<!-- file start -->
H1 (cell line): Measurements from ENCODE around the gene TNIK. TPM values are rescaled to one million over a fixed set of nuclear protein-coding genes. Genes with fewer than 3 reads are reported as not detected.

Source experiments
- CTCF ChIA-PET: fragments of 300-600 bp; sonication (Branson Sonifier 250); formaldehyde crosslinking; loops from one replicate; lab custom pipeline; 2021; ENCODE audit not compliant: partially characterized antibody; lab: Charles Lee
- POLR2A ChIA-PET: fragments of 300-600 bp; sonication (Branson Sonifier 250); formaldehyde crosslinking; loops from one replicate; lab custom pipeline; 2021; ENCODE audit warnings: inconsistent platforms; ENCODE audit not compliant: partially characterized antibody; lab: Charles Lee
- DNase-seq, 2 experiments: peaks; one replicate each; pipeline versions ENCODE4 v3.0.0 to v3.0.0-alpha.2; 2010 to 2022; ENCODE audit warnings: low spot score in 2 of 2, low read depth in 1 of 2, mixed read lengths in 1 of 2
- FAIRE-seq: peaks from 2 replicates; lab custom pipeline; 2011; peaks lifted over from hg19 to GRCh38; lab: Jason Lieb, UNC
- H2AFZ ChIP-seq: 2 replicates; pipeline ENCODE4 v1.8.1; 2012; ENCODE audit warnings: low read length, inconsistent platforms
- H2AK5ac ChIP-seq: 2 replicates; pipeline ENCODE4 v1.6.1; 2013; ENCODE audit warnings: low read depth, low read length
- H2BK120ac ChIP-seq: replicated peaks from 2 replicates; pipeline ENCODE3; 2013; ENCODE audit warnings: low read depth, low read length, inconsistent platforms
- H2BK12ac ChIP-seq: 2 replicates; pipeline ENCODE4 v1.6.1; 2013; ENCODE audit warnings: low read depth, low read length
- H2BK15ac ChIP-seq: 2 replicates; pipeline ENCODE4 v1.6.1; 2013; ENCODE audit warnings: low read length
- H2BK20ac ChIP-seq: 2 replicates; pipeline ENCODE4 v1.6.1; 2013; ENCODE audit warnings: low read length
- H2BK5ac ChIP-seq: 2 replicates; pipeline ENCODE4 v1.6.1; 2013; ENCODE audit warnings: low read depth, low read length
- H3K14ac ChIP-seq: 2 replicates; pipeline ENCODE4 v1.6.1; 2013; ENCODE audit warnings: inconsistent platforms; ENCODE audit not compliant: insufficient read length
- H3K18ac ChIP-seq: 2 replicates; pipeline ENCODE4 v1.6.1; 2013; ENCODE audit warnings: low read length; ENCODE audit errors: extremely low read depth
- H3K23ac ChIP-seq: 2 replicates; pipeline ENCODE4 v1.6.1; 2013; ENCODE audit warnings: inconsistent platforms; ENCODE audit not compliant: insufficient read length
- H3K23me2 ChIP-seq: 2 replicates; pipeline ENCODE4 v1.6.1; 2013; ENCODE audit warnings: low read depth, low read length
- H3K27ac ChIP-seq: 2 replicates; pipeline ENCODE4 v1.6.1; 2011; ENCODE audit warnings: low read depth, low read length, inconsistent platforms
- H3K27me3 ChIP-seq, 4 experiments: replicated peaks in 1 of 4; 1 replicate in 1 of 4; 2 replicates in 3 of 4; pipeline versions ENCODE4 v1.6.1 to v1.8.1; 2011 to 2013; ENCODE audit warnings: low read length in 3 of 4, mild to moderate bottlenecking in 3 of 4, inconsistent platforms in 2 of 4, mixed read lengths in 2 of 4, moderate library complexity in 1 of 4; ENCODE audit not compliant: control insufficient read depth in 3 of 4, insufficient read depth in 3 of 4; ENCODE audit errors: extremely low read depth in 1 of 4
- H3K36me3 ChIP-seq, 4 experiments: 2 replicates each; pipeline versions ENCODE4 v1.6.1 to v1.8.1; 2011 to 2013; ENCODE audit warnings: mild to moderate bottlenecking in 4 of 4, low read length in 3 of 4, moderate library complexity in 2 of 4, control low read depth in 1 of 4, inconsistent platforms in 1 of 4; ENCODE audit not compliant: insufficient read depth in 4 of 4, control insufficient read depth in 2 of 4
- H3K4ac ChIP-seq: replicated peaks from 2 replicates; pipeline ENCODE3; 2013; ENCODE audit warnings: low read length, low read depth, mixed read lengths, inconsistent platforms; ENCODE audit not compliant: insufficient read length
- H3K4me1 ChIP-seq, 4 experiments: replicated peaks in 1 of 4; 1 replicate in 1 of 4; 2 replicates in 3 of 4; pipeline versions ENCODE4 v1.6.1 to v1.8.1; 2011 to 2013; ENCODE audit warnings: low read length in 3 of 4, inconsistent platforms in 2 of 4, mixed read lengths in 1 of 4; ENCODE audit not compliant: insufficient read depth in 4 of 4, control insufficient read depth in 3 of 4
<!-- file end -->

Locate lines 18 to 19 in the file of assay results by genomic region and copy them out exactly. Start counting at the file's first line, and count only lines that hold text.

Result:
- H3K27ac ChIP-seq: 2 replicates; pipeline ENCODE4 v1.6.1; 2011; ENCODE audit warnings: low read depth, low read length, inconsistent platforms
- H3K27me3 ChIP-seq, 4 experiments: replicated peaks in 1 of 4; 1 replicate in 1 of 4; 2 replicates in 3 of 4; pipeline versions ENCODE4 v1.6.1 to v1.8.1; 2011 to 2013; ENCODE audit warnings: low read length in 3 of 4, mild to moderate bottlenecking in 3 of 4, inconsistent platforms in 2 of 4, mixed read lengths in 2 of 4, moderate library complexity in 1 of 4; ENCODE audit not compliant: control insufficient read depth in 3 of 4, insufficient read depth in 3 of 4; ENCODE audit errors: extremely low read depth in 1 of 4